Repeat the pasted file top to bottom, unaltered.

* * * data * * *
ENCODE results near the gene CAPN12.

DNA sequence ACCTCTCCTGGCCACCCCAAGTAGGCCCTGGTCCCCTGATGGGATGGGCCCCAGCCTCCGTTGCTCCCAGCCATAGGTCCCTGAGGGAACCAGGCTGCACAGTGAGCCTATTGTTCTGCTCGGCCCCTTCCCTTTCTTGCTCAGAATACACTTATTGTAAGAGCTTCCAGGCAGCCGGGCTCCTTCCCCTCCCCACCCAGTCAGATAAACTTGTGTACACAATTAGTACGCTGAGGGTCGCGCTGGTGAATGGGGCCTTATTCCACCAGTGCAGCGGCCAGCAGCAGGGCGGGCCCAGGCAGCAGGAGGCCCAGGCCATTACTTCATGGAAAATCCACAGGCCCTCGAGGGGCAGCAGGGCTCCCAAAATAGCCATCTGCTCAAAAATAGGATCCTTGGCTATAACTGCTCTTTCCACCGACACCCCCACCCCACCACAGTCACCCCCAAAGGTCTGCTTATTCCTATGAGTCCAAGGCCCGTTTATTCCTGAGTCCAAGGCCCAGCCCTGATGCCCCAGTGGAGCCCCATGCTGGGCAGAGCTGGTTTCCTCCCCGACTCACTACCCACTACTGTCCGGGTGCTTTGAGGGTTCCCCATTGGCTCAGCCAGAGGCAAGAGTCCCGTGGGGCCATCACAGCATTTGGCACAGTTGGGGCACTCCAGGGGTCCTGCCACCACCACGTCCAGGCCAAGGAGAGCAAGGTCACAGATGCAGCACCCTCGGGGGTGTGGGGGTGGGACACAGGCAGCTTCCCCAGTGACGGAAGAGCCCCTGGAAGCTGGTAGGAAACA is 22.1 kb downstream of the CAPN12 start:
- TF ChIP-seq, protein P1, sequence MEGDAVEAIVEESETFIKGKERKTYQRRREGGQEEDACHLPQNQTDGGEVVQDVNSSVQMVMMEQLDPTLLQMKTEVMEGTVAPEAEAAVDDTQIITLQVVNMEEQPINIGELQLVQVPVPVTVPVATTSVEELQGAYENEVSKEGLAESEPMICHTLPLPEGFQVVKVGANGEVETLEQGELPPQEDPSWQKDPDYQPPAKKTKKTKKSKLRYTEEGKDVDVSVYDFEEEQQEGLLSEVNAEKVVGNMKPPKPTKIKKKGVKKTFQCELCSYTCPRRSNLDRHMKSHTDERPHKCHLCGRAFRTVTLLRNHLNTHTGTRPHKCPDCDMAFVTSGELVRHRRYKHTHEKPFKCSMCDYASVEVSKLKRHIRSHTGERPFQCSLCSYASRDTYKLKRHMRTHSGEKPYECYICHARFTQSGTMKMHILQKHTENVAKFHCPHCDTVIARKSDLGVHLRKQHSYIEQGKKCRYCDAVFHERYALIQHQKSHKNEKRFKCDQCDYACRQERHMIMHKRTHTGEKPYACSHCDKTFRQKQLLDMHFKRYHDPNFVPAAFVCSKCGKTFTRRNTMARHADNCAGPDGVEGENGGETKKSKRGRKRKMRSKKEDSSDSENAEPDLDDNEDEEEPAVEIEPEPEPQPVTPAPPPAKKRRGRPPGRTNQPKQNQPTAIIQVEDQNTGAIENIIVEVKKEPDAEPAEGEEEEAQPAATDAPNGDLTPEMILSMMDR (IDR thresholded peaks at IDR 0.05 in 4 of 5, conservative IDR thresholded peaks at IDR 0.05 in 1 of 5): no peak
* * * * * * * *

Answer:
ENCODE results near the gene CAPN12.

DNA sequence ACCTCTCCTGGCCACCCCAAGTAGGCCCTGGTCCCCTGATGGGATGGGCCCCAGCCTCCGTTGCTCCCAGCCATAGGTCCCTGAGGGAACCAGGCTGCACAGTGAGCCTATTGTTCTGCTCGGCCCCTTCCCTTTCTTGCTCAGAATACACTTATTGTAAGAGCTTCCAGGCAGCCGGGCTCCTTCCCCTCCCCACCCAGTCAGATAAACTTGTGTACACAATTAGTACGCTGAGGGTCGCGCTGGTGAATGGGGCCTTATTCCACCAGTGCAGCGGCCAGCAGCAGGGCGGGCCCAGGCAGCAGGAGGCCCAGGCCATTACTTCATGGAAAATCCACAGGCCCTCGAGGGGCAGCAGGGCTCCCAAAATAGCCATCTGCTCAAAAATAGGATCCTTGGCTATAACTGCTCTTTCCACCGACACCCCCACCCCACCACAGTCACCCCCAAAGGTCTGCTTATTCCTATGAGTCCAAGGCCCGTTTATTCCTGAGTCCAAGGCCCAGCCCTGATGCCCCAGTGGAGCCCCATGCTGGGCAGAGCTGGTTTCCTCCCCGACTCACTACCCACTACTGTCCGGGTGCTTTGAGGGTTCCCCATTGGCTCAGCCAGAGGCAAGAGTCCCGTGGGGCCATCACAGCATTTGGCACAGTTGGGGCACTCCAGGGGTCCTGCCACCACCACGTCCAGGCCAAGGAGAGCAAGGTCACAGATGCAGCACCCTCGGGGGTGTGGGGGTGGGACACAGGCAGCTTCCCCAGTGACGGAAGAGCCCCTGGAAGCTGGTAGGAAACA is 22.1 kb downstream of the CAPN12 start:
- TF ChIP-seq, protein P1, sequence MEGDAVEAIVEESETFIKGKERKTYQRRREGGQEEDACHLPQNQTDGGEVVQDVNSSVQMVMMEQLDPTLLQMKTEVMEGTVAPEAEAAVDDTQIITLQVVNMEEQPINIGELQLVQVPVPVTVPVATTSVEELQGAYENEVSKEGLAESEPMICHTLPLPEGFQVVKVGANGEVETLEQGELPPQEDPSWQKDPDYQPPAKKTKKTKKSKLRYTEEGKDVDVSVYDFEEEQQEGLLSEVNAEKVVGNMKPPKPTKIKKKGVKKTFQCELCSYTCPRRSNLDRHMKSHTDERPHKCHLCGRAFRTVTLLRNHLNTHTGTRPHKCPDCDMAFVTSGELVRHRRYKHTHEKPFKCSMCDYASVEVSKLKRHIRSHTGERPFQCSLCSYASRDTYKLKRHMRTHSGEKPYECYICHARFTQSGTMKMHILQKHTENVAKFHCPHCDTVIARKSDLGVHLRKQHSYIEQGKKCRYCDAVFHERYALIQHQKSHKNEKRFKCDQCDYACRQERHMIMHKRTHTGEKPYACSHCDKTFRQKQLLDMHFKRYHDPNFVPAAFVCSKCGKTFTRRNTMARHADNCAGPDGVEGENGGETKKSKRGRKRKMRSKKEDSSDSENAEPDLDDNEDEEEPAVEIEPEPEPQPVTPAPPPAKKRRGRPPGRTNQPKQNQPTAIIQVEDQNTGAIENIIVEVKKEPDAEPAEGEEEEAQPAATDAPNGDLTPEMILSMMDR (IDR thresholded peaks at IDR 0.05 in 4 of 5, conservative IDR thresholded peaks at IDR 0.05 in 1 of 5): no peak